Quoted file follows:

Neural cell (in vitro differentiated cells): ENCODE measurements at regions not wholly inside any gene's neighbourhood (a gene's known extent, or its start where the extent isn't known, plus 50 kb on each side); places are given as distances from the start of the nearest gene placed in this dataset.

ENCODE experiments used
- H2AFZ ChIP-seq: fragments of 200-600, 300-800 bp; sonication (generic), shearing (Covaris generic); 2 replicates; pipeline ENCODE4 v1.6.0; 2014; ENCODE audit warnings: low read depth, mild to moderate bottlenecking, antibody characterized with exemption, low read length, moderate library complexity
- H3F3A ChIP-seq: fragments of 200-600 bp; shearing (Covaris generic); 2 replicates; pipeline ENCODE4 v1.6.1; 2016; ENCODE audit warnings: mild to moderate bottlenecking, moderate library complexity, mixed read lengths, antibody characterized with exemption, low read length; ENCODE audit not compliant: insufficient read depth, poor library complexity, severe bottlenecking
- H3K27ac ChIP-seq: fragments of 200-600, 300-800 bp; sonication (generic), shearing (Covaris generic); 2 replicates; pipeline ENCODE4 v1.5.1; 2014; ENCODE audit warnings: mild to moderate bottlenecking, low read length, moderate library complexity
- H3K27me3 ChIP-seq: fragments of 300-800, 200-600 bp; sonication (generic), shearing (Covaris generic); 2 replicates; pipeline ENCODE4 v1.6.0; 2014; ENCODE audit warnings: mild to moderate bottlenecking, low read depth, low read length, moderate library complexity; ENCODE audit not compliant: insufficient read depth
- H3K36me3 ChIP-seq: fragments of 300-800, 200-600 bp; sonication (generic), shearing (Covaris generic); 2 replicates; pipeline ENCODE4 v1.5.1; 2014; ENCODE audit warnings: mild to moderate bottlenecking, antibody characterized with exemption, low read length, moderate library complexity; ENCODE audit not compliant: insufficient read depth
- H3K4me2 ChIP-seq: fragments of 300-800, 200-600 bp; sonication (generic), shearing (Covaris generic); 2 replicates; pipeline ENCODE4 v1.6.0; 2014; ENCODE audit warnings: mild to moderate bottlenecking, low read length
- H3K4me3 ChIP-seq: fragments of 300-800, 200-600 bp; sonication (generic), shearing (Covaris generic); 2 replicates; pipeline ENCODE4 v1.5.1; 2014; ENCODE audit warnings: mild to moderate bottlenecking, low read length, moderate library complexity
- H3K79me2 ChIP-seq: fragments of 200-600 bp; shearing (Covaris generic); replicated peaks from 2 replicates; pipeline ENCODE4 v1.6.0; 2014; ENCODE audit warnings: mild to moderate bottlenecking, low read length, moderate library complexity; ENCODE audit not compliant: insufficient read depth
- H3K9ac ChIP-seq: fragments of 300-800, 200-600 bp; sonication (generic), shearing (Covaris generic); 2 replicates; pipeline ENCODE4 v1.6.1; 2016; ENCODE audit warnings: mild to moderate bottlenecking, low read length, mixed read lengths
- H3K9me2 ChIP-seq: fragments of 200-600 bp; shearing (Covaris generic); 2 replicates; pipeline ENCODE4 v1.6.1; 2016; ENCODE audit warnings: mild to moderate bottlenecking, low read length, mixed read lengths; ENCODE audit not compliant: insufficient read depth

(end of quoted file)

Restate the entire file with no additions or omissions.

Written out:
Neural cell (in vitro differentiated cells): ENCODE measurements at regions not wholly inside any gene's neighbourhood (a gene's known extent, or its start where the extent isn't known, plus 50 kb on each side); places are given as distances from the start of the nearest gene placed in this dataset.

ENCODE experiments used
- H2AFZ ChIP-seq: fragments of 200-600, 300-800 bp; sonication (generic), shearing (Covaris generic); 2 replicates; pipeline ENCODE4 v1.6.0; 2014; ENCODE audit warnings: low read depth, mild to moderate bottlenecking, antibody characterized with exemption, low read length, moderate library complexity
- H3F3A ChIP-seq: fragments of 200-600 bp; shearing (Covaris generic); 2 replicates; pipeline ENCODE4 v1.6.1; 2016; ENCODE audit warnings: mild to moderate bottlenecking, moderate library complexity, mixed read lengths, antibody characterized with exemption, low read length; ENCODE audit not compliant: insufficient read depth, poor library complexity, severe bottlenecking
- H3K27ac ChIP-seq: fragments of 200-600, 300-800 bp; sonication (generic), shearing (Covaris generic); 2 replicates; pipeline ENCODE4 v1.5.1; 2014; ENCODE audit warnings: mild to moderate bottlenecking, low read length, moderate library complexity
- H3K27me3 ChIP-seq: fragments of 300-800, 200-600 bp; sonication (generic), shearing (Covaris generic); 2 replicates; pipeline ENCODE4 v1.6.0; 2014; ENCODE audit warnings: mild to moderate bottlenecking, low read depth, low read length, moderate library complexity; ENCODE audit not compliant: insufficient read depth
- H3K36me3 ChIP-seq: fragments of 300-800, 200-600 bp; sonication (generic), shearing (Covaris generic); 2 replicates; pipeline ENCODE4 v1.5.1; 2014; ENCODE audit warnings: mild to moderate bottlenecking, antibody characterized with exemption, low read length, moderate library complexity; ENCODE audit not compliant: insufficient read depth
- H3K4me2 ChIP-seq: fragments of 300-800, 200-600 bp; sonication (generic), shearing (Covaris generic); 2 replicates; pipeline ENCODE4 v1.6.0; 2014; ENCODE audit warnings: mild to moderate bottlenecking, low read length
- H3K4me3 ChIP-seq: fragments of 300-800, 200-600 bp; sonication (generic), shearing (Covaris generic); 2 replicates; pipeline ENCODE4 v1.5.1; 2014; ENCODE audit warnings: mild to moderate bottlenecking, low read length, moderate library complexity
- H3K79me2 ChIP-seq: fragments of 200-600 bp; shearing (Covaris generic); replicated peaks from 2 replicates; pipeline ENCODE4 v1.6.0; 2014; ENCODE audit warnings: mild to moderate bottlenecking, low read length, moderate library complexity; ENCODE audit not compliant: insufficient read depth
- H3K9ac ChIP-seq: fragments of 300-800, 200-600 bp; sonication (generic), shearing (Covaris generic); 2 replicates; pipeline ENCODE4 v1.6.1; 2016; ENCODE audit warnings: mild to moderate bottlenecking, low read length, mixed read lengths
- H3K9me2 ChIP-seq: fragments of 200-600 bp; shearing (Covaris generic); 2 replicates; pipeline ENCODE4 v1.6.1; 2016; ENCODE audit warnings: mild to moderate bottlenecking, low read length, mixed read lengths; ENCODE audit not compliant: insufficient read depth